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Soup can yields details on doomed Franklin Arctic expedition

Tests on a 160-year-old can of soup taken to the Arctic with the Franklin expedition show that its lead levels were “off the scale”.

Scientists studying a 160-year-old can of soup found in the Canadian Arctic have detected lead levels in its broth and sealant that are “off the scale” — further evidence, they say, of the lead poisoning believed to have doomed the 19th-century Franklin Expedition during its quest to transit the Northwest Passage.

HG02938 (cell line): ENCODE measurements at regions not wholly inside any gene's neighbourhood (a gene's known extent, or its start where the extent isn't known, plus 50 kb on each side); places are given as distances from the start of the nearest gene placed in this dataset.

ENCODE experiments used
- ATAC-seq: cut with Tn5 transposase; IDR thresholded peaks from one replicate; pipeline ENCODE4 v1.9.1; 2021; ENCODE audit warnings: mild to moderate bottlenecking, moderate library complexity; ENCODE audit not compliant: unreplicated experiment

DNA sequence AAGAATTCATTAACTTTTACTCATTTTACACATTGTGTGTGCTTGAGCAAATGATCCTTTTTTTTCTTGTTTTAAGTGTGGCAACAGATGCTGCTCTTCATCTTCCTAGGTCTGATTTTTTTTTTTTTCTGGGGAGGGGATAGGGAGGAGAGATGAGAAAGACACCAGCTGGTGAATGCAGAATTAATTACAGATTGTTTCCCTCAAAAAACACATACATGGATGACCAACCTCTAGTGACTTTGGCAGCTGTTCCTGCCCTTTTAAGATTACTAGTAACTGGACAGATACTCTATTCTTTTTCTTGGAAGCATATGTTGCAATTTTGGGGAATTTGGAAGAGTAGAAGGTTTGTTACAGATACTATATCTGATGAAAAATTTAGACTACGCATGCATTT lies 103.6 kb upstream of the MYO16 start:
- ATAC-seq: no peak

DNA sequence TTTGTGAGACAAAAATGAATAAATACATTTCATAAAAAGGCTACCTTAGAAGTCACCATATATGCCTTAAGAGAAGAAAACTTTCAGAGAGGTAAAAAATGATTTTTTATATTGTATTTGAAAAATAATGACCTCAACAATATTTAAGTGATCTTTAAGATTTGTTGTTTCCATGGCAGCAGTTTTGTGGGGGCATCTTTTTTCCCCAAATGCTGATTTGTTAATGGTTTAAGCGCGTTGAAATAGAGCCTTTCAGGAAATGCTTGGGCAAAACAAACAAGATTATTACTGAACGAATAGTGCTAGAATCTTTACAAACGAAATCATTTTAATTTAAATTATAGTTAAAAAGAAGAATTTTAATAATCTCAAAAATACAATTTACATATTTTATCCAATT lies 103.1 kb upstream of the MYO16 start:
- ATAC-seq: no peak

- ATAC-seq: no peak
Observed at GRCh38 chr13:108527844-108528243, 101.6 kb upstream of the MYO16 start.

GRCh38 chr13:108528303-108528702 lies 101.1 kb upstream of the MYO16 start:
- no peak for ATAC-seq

Researchers from McMaster University in Hamilton and Toronto’s Royal Ontario Museum — which had the historic tin of ox-cheek soup in its collection — performed tests on the can and its contents to try to confirm a controversial theory about the ill-fated polar voyage of the British ships Terror and Erebus in the late 1840s.

Franklin and 129 of his crew died during the journey across Canada’s forbidding northern sea route after the ships became irretrievably locked in ice near King William Island in 1847.

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